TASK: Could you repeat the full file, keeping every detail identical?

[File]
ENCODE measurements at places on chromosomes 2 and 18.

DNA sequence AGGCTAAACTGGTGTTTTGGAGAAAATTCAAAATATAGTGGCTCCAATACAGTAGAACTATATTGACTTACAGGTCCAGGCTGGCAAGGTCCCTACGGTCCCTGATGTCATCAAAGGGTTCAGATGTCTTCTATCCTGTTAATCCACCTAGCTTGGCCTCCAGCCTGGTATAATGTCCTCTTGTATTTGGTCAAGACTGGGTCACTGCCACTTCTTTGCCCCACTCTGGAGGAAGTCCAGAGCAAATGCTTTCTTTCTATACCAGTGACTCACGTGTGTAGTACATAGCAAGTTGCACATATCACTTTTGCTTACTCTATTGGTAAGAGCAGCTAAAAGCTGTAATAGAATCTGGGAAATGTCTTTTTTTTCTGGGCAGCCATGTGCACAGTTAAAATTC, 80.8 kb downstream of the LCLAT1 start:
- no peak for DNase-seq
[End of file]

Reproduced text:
ENCODE measurements at places on chromosomes 2 and 18.

DNA sequence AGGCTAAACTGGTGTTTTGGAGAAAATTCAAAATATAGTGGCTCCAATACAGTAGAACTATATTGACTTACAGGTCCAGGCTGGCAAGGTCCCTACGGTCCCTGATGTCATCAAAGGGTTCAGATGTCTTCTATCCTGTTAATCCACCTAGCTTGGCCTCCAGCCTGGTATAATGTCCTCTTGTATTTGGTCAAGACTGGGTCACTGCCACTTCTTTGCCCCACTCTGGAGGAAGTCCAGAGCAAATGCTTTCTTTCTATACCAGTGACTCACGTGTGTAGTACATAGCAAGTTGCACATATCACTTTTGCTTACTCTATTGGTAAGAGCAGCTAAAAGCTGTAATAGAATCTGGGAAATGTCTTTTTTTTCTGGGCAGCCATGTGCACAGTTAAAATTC, 80.8 kb downstream of the LCLAT1 start:
- no peak for DNase-seq